Gaining foothold in new marketsFor many SMEs, leveraging an established brand’s resources can be a very effective strategy for establishing foothold in a new market. Why is this? Because the business gains association with, and endorsement from, a brand that the market already trusts and recognises. This means there is often less perceived risk associated with the company’s new product or service – and therefore likely greater uptake from other businesses and/or consumers. They can also allow businesses to share knowledge, skills and expertise in a mutually beneficial way. A partnership will result in a greater range of resources being available to both businesses, which can help to supplement weaknesses and build on strengths. Despite the advantages, it is important to realise that partnerships also come with inherent risks and drawbacks – and indeed, don’t always go according to plan. As such, it’s wise for businesses to be transparent from the outset and to ascertain whether potential partners have a strategic market presence and easily leveraged brand. Critically, making some money should also be on the partnership’s agenda; there should be a clear opportunity to increase revenue.
It’s a family affairIn effect, a partnership is an extension of an organisation. As such, it is vital for businesses to take the time to learn about each other’s mission, styles and brand propositions early on in the relationship. Doing this during the discovery period can help to ensure that values are upheld and that both partners continue to appeal to their target markets later down the track. When the market suspects that something’s amiss between two corporate partners, a considerable amount of damage can be done to one or both brands. The brands may appear to be “selling out” and audiences can easily become alienated from each partner’s values. This was shown last year when Girl Scouts entered into a partnership with American toy manufacturer Mattel to produce a range of Barbie-themed products. The partnership sparked claims from advocacy groups that Mattel was “[undermining] the Girl Scouts’ vital mission to build girls of courage, confidence and character”.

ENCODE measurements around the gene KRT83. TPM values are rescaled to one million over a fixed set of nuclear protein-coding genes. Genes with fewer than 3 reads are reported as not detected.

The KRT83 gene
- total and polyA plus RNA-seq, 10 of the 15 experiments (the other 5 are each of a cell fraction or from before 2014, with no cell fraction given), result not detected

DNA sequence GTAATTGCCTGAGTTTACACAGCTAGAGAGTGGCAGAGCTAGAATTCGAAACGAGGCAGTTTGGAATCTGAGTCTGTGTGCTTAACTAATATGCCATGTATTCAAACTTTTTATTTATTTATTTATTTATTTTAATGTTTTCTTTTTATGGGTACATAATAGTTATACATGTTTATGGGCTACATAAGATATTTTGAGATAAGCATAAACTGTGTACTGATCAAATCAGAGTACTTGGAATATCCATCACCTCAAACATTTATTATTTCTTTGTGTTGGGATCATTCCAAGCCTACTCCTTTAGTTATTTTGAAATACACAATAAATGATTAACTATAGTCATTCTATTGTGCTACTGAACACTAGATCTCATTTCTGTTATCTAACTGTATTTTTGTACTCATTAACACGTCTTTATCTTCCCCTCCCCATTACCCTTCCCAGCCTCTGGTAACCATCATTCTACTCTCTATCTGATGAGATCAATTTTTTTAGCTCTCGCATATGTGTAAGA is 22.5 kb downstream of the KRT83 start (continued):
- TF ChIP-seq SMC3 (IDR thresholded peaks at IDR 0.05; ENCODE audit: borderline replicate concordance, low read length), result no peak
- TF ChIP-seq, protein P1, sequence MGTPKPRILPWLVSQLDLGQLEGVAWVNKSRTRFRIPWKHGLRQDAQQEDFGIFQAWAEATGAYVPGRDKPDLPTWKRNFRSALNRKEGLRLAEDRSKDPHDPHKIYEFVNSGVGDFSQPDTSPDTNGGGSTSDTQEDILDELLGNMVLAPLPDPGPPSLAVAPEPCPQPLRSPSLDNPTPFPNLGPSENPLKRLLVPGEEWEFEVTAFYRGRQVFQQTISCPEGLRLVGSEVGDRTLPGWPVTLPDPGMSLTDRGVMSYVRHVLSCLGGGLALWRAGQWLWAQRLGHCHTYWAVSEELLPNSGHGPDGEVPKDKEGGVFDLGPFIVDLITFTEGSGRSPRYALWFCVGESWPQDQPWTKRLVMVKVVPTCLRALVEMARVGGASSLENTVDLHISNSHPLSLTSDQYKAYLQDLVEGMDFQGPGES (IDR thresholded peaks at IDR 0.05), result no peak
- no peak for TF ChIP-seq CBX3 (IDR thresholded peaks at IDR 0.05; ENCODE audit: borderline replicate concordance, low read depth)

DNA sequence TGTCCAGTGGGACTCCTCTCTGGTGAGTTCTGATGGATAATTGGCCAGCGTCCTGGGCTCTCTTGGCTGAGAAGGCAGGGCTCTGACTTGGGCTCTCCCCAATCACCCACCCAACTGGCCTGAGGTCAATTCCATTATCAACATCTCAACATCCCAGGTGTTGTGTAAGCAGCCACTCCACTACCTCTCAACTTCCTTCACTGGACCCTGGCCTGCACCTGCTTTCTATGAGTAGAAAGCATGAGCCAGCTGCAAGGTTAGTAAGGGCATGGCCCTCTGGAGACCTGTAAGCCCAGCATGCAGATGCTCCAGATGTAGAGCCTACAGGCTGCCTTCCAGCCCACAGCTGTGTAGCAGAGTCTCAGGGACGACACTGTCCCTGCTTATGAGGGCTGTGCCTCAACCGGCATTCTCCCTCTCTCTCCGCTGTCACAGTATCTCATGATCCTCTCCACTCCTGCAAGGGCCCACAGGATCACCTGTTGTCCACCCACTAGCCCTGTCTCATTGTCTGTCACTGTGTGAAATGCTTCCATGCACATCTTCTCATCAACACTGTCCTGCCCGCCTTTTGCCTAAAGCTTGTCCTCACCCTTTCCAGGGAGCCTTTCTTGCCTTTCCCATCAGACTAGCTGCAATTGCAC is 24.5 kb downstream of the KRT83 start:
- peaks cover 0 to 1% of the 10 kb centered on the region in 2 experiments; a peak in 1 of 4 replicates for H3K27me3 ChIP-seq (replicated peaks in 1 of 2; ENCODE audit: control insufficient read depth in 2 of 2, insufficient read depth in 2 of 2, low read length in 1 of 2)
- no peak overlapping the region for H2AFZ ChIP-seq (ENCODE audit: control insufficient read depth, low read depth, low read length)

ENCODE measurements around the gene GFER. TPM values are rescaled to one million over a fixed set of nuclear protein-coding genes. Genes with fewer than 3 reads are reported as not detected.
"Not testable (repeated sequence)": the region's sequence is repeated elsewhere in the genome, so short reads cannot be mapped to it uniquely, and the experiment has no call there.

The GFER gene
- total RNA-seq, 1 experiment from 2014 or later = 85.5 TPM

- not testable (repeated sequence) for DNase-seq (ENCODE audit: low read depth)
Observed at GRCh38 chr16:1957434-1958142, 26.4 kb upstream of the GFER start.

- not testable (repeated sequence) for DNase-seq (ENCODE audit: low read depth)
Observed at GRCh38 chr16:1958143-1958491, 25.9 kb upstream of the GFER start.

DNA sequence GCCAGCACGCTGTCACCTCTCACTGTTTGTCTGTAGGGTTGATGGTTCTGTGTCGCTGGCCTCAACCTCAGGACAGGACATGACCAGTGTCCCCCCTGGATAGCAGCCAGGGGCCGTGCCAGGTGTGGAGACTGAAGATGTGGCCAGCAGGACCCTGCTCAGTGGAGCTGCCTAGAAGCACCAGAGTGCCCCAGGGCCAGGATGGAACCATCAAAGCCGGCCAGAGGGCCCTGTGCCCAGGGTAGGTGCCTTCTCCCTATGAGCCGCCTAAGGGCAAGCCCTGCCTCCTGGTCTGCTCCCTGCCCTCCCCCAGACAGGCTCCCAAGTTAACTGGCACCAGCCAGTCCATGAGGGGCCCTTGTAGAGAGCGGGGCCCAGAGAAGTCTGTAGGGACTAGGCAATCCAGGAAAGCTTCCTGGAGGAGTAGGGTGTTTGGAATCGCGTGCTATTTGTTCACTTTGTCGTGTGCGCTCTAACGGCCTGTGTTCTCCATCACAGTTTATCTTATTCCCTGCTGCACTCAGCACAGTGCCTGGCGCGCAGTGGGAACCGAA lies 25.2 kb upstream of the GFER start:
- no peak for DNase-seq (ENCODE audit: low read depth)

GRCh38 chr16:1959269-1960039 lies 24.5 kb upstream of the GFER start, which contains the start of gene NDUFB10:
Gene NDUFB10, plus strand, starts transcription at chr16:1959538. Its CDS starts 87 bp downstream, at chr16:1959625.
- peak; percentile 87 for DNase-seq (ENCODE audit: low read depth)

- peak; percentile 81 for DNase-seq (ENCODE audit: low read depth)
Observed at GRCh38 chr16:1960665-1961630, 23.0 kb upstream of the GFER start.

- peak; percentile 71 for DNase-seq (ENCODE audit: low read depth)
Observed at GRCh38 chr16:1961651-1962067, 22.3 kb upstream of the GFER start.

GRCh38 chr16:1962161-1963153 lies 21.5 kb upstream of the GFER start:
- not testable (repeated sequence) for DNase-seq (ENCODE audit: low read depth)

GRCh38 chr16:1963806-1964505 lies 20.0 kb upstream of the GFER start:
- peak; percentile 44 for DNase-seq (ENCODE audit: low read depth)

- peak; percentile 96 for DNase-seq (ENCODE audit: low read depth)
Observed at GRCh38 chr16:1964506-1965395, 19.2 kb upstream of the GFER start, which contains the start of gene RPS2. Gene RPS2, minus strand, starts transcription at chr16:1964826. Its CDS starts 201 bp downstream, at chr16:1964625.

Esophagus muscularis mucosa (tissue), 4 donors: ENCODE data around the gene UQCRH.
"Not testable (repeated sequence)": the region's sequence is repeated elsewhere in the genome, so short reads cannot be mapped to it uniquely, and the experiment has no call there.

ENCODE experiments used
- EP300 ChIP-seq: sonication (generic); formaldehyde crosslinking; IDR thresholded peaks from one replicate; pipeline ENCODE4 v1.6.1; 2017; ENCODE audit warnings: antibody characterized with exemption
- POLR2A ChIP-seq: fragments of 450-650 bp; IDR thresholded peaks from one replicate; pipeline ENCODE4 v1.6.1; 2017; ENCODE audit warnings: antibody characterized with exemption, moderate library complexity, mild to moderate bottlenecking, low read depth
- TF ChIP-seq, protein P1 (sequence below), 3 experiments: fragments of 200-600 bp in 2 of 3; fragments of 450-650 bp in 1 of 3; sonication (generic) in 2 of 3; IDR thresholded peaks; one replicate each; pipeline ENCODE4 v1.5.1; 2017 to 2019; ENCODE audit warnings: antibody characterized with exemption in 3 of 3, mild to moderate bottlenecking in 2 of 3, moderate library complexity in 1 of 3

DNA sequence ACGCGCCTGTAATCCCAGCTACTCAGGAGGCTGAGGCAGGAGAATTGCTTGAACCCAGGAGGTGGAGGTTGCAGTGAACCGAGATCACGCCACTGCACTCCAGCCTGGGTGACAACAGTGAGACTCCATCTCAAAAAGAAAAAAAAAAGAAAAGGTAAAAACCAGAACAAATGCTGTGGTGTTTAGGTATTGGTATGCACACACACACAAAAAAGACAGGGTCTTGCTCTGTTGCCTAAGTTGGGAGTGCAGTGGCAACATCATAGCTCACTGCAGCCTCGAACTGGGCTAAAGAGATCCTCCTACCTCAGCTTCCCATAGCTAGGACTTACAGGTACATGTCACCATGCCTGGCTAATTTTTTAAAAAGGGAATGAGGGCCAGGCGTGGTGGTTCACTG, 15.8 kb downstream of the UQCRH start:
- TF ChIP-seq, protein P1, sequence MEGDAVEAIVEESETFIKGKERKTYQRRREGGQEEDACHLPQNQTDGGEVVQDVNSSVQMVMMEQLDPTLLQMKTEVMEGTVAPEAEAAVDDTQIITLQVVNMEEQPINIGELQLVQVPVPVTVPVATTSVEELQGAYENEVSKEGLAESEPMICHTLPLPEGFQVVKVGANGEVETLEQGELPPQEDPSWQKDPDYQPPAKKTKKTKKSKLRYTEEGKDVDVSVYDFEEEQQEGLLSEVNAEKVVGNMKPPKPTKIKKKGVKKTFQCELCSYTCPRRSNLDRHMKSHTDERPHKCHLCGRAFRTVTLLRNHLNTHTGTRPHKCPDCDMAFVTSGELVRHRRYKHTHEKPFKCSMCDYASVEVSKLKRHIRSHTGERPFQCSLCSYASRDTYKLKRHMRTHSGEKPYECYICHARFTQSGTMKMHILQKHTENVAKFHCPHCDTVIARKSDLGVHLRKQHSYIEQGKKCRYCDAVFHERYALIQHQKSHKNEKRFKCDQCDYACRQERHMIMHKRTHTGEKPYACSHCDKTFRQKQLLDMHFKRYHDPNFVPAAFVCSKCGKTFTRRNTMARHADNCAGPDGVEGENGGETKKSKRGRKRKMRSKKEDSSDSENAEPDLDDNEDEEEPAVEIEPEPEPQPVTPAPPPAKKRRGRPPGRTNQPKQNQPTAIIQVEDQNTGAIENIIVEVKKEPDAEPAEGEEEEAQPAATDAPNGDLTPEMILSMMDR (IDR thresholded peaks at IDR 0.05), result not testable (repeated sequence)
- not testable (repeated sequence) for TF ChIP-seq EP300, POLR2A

Sign the dotted lineIt can be tempting for businesses – especially startups – to jump at the chance to partner with any company to foster growth. However, it is important for any potential partnership to be underpinned by due diligence, consideration and legal protection. In particular, both businesses should be clear on the potential benefits and limits of their partnership. It’s wise to devise a plan and sign a contract outlining the intended scope of the partnership, including rights and responsibilities. This covers details such as guidelines, payments, risks, rewards and service-level agreements. It helps to reduce any possible ambiguities and ensure that both companies – and their consumers – are both happy and certain about what the partnership represents. Read more on business growth:
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